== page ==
With a warm-up in temperatures, the start of the summer grilling season is underway in central Minnesota and the U.S.D.A. is asking everyone to make sure fun in the sun doesn’t turn into being stuck in bed with a food-borne illness.

Janice Lopez-Munoz with the agency’s Food Safety and Inspection Service says there are four common-sense steps to ensuring food safety, the first of which is “clean.” “We want consumers to clean their hands, clean surfaces, utensils with soap and warm water before cooking,” she said, and added, “Always wash your hands for 20 seconds before and after handling any raw meats and poultry.”

Keeping raw meats separated from other food is also important, she said, “Using separate cutting boards, plates, and utensils to avoid cross-contamination between raw meat and poultry and foods that are ready to eat.”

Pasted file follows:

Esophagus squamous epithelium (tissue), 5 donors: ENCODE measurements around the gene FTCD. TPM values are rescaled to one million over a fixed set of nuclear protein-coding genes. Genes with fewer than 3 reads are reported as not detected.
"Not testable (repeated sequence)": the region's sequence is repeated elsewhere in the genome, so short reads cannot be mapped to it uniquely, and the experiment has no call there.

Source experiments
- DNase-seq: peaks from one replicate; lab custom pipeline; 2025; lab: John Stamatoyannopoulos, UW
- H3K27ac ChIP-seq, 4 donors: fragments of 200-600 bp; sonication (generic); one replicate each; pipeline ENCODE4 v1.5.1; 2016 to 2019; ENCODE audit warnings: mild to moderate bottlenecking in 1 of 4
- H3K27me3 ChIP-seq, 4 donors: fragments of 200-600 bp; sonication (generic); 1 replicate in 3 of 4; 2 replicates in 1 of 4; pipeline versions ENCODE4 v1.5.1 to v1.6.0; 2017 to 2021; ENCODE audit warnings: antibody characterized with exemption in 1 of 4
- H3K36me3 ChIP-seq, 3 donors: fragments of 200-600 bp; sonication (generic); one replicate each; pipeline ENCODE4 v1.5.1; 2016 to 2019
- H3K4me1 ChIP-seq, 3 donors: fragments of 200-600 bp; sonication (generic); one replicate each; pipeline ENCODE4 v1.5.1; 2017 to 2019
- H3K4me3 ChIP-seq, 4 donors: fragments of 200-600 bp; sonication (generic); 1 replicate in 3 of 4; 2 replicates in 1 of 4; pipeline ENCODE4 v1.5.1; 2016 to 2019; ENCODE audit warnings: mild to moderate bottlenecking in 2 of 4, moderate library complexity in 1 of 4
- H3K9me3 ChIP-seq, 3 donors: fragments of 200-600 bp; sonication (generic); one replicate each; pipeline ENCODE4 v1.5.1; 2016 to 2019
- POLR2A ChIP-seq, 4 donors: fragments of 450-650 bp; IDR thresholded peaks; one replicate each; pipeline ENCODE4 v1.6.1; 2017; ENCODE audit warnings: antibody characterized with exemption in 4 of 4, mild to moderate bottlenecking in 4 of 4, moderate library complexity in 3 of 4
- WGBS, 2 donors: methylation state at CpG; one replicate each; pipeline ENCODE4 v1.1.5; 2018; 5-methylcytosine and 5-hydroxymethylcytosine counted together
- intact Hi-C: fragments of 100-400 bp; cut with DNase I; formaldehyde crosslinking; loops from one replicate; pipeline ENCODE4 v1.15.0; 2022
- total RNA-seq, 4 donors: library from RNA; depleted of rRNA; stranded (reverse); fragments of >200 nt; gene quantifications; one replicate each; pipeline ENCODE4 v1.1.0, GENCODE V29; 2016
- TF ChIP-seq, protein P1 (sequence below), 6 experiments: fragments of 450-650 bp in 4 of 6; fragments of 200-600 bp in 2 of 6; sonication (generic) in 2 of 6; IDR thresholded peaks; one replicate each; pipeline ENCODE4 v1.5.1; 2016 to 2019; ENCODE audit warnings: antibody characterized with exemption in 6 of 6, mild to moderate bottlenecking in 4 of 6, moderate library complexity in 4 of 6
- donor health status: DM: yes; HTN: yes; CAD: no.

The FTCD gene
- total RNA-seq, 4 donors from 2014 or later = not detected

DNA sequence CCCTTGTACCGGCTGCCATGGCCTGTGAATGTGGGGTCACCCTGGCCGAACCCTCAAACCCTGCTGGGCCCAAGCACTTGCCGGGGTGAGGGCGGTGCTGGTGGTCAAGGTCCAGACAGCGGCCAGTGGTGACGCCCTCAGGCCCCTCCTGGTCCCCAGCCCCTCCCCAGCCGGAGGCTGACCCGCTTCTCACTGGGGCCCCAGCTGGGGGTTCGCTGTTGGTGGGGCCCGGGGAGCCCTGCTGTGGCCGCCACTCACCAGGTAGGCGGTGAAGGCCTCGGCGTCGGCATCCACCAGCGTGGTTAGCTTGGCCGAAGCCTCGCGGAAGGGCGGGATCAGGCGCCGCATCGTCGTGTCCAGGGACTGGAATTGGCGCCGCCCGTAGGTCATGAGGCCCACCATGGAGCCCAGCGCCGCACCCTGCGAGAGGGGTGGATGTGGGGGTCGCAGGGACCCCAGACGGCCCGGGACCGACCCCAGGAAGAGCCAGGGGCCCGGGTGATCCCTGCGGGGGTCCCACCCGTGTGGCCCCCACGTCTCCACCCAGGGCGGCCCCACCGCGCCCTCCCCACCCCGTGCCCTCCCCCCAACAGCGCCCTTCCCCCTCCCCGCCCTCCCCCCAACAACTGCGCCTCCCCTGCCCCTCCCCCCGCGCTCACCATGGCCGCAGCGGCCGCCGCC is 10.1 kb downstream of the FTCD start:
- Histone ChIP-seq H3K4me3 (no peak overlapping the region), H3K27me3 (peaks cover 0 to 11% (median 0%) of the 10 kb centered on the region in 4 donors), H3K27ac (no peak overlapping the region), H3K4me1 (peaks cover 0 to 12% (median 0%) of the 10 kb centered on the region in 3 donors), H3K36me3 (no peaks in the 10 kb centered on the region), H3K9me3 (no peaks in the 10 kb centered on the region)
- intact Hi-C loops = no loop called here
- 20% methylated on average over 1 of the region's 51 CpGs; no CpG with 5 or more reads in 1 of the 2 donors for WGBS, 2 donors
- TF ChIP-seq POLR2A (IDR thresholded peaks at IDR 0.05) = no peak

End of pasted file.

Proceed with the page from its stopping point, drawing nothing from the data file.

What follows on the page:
Cooking meats to the proper temperature is a must, and Lopez-Munoz said that should be done using a food thermometer.

Finally, Lopez-Munoz said keeping foods chilled can also help prevent food poisoning and, “We need to chill foods promptly if we are not consuming them immediately after cooking. Do not leave food at room temperature for more than two hours.”


She said about 128,000 people are hospitalized for food-borne illness in the U.S. each year